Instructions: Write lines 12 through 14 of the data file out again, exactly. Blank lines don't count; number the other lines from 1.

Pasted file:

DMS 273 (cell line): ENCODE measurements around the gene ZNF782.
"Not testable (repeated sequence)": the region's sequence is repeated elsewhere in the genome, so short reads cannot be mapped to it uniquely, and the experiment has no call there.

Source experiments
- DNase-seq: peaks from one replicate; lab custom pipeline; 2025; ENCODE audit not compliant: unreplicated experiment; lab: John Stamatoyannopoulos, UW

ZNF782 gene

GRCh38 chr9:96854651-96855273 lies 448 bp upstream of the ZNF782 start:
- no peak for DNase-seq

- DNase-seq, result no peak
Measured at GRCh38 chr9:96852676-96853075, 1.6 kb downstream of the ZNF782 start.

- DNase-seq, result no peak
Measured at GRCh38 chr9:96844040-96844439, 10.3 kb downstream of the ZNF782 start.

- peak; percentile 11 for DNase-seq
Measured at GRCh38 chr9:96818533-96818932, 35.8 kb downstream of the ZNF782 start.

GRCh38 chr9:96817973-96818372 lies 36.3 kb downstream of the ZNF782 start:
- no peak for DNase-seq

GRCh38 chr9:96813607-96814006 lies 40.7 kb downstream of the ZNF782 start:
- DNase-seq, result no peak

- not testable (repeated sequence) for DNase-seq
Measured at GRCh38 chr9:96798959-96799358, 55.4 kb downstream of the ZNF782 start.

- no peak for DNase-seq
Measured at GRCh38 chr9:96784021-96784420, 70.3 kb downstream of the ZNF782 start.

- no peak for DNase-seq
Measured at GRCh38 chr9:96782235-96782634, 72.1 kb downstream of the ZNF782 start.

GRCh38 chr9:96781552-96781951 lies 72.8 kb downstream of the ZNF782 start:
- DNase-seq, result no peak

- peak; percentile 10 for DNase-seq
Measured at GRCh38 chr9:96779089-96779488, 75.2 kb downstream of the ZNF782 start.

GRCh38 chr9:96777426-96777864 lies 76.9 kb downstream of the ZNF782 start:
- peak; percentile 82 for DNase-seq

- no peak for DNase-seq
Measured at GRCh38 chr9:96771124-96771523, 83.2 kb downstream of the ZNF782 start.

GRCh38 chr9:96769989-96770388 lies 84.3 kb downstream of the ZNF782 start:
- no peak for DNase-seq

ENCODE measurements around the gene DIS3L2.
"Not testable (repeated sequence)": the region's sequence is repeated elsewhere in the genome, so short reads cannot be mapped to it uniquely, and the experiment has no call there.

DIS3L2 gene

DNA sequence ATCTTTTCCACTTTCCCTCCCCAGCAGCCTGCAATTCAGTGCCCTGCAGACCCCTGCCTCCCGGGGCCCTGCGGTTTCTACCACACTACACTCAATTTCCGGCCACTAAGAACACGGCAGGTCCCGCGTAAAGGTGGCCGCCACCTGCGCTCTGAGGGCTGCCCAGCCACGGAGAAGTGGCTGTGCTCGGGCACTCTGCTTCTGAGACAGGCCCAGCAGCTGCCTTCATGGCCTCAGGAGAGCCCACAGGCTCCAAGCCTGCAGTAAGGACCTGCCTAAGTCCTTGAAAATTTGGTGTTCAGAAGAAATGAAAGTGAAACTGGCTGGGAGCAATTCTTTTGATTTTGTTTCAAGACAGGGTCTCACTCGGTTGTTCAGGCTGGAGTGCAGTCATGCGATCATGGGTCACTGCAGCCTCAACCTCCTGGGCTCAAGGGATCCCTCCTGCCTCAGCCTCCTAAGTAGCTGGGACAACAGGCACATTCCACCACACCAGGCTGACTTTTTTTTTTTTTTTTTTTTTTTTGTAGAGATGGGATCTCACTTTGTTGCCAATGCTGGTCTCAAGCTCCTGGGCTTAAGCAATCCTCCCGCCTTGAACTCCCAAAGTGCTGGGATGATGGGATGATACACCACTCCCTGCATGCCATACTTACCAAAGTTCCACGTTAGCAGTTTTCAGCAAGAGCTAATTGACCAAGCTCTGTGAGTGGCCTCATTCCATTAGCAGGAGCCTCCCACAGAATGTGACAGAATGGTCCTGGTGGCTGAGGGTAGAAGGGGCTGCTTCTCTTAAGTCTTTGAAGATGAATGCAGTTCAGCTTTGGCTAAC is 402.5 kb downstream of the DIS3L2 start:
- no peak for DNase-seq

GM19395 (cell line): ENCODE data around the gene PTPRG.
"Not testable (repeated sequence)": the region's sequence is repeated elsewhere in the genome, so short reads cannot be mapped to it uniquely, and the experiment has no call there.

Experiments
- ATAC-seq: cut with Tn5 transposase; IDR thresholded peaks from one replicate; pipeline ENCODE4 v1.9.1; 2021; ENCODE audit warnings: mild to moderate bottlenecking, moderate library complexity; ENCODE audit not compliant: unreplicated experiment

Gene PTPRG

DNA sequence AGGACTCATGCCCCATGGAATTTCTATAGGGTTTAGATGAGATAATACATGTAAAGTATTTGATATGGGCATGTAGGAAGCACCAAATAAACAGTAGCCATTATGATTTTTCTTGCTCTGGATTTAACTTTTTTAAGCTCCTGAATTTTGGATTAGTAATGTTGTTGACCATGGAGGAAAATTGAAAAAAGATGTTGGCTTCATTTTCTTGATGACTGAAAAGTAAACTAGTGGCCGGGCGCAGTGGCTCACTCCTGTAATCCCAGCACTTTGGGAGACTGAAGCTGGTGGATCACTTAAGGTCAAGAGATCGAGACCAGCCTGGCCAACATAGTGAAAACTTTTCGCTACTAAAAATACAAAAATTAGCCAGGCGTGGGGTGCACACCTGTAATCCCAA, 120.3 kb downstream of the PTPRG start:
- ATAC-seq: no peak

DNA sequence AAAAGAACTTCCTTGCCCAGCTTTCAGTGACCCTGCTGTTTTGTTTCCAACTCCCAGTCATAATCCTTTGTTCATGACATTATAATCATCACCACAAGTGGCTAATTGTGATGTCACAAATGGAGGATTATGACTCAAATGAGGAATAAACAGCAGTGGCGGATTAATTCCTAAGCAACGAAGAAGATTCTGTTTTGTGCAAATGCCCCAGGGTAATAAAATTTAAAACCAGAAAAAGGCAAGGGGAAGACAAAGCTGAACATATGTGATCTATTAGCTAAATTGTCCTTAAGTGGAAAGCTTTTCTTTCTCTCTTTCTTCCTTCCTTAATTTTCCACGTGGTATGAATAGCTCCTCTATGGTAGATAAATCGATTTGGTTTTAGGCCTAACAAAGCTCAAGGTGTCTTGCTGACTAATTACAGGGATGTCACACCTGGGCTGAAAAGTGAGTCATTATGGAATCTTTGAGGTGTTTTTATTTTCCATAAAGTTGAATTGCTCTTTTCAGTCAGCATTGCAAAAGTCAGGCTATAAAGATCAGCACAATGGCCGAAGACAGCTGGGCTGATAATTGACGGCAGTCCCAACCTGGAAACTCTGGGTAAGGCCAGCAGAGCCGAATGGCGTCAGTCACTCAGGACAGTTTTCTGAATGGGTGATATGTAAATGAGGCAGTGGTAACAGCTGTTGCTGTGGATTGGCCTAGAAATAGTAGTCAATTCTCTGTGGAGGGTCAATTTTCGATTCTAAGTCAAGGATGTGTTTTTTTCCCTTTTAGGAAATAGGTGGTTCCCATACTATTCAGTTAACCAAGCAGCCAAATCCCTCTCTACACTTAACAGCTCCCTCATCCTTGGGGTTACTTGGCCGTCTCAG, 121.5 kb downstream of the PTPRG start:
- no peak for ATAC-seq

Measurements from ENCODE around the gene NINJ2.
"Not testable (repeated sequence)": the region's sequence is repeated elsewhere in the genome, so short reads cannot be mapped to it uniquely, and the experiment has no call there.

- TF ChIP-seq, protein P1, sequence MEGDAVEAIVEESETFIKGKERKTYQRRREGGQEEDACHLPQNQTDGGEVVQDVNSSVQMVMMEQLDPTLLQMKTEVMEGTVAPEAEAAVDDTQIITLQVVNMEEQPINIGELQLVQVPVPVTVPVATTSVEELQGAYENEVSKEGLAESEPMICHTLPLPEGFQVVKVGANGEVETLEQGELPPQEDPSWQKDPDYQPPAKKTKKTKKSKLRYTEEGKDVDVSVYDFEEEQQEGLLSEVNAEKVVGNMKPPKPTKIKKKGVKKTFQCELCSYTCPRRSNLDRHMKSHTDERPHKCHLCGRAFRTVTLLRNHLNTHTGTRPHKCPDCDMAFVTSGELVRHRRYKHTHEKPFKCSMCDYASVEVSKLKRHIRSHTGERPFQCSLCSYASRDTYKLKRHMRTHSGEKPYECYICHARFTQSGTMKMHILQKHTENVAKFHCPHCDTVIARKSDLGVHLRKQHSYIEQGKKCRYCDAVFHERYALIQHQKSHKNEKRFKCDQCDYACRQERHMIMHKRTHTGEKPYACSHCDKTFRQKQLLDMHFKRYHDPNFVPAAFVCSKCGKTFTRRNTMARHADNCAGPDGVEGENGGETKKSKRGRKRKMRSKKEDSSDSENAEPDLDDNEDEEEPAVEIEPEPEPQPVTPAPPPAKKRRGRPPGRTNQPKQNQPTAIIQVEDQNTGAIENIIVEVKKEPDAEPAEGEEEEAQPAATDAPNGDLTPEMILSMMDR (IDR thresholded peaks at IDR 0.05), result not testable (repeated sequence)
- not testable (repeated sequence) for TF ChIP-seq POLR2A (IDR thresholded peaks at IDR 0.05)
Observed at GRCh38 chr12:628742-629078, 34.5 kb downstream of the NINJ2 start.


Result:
- peak; percentile 11 for DNase-seq
Measured at GRCh38 chr9:96818533-96818932, 35.8 kb downstream of the ZNF782 start.

GRCh38 chr9:96817973-96818372 lies 36.3 kb downstream of the ZNF782 start: